About Edward Albee
Although he received a Special Tony Award for Lifetime Achievement in 2005, playwright Edward Albee has known his share of setbacks and disappointments.
His searing one-act play The Zoo Story was first turned down by multiple theaters in New York before receiving its premiere in Berlin in 1959. And although the Pulitzer Prize drama jury selected his Who’s Afraid of Virginia Woolf as the 1963 winner, the advisory committee overruled the selection explaining that the play did not offer a wholesome view of American life.
Both plays are now considered modern drama classics, and Albee is considered by many theater lovers to be America’s greatest living playwright.
As the adopted son of Reed and Frances Albee, the playwright, who was born in 1928, grew up around theater. Reed Albee was the son of vaudeville magnate and theater owner Edward Franklin Albee II, and the Albee family moved in wealthy social circles. When young Edward Albee showed interest in the arts, however, his parents attempted to steer him toward a career in business.
Albee was expelled from two private schools before graduating from Choate, and he dropped out of Hartford, Connecticut’s Trinity College before moving to Greenwich Village in New York City. Living off a small inheritance from his grandmother, Albee delivered telegrams for Western Union and did other odd jobs while he immersed himself in the arts as much as he could.
He completed his first major work The Zoo Story when he was 30. The play, originally called Peter and Jerry, is an absurdist drama set entirely on a sunny summer Sunday afternoon in Central Park. Albee said in an interview about the play, “All serious art, not just plays, is an attempt to modify and change people’s perception of themselves, to bring them into larger contact with the fact of being alive. Art is not pacification. It’s disturbance.”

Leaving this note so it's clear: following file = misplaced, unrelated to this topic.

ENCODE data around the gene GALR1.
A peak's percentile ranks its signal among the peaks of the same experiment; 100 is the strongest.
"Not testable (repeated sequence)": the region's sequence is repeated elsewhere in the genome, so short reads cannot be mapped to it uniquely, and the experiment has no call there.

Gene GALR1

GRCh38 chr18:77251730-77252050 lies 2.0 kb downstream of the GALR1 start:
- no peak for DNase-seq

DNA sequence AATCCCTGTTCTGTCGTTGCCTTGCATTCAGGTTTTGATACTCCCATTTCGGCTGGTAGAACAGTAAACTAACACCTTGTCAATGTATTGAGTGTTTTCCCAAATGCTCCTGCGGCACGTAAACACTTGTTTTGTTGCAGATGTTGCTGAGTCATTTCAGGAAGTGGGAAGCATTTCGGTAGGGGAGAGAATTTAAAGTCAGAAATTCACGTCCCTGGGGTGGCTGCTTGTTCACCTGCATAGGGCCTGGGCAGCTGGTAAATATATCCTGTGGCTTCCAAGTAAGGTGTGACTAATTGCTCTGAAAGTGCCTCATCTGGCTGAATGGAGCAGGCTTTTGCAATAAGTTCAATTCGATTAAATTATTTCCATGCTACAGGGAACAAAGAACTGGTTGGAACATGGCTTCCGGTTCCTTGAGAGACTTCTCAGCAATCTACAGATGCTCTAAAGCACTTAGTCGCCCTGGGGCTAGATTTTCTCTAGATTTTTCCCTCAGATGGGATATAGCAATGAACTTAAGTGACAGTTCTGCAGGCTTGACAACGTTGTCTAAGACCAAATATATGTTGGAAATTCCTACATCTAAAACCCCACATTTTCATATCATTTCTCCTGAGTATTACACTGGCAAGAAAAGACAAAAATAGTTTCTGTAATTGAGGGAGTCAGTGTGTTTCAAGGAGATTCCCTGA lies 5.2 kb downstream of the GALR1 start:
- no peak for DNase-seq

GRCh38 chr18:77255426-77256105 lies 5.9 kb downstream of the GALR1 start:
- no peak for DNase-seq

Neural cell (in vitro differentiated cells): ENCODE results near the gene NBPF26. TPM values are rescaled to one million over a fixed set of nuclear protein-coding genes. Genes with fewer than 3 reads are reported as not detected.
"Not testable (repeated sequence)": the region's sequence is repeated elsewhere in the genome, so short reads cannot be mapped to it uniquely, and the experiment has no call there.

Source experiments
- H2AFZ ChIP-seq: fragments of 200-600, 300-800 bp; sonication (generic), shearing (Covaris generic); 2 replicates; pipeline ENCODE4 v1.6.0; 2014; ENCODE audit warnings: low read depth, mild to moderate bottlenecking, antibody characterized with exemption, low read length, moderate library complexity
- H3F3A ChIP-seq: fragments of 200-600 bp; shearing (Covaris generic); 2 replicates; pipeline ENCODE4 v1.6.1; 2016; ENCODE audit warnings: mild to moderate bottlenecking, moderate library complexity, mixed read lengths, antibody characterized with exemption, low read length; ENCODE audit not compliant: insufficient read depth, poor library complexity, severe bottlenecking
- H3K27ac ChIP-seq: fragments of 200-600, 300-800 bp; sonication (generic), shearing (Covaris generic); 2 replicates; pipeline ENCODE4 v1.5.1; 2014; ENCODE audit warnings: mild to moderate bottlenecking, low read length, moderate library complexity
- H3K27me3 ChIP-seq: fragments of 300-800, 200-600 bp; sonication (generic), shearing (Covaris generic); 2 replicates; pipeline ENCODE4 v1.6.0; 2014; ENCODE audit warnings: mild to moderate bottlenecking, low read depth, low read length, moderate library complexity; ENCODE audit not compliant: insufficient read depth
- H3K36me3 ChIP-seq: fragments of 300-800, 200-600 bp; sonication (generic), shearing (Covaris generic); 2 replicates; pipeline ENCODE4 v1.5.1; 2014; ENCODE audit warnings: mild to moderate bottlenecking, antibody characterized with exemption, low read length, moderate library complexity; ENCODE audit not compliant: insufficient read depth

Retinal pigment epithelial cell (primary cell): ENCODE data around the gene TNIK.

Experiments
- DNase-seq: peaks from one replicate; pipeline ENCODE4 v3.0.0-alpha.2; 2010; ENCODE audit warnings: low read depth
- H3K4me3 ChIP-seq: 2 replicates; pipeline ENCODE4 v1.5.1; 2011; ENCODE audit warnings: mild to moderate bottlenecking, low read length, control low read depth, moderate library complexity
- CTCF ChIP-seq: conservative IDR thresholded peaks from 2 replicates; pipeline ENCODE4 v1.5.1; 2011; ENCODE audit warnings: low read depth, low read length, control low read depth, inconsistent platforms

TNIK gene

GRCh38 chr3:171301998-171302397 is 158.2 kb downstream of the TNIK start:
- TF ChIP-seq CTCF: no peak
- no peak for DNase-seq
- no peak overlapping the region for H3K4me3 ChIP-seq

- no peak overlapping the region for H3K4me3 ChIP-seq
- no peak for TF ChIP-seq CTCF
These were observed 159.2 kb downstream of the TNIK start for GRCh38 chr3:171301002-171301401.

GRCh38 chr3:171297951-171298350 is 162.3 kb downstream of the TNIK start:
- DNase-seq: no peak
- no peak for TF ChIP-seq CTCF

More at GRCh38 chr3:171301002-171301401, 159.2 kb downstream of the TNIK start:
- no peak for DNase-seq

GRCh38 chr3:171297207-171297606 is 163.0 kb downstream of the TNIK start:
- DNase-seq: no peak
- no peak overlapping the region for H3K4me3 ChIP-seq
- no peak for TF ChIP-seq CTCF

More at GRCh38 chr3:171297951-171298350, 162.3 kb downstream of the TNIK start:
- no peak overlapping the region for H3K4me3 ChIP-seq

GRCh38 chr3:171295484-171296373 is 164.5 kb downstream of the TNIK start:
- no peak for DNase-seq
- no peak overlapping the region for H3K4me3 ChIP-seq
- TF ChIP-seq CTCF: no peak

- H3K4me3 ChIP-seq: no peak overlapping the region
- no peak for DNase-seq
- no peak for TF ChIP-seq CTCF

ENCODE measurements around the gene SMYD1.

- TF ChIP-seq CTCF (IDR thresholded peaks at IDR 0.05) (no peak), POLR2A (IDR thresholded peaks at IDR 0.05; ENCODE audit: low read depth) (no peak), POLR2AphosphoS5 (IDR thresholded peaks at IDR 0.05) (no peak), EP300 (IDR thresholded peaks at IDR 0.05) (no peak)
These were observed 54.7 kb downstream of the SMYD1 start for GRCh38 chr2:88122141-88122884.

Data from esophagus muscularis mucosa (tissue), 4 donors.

After its Berlin debit, The Zoo Story opened Off Broadway in 1960. Albee’s later one acts The American Dream and The Sandbox continued his absurdist themes. In 1962, Albee’s scathing portrayal of marriage, Who’s Afraid of Virginia Woolf, opened on Broadway to critical and box office success, despite its unconventional three-hour-plus running time and its use of profanity and sexual themes. The play won the 1963 Tony Award for Best Play and the 1962–63 New York Drama Critics’ Circle Award for Best Play. The play was adapted for the screen in 1966.
Albee went on to receive three Pulitzer Prizes for drama—for A Delicate Balance in 1967,for Seascape in 1975, and for Three Tall Women (which may be seen as a look at his domineering mother) in 1994. Albee has devoted much of his time to encouraging other writers. From 1989 to 2003, he taught playwriting at the University of Houston, and he is the president of the Edward F. Albee Foundation, Inc. which maintains a writers and artists colony in Montauk, New York.
Best Edward Albee Plays
We have listed Edward Albee as number four on our list of best American playwrights.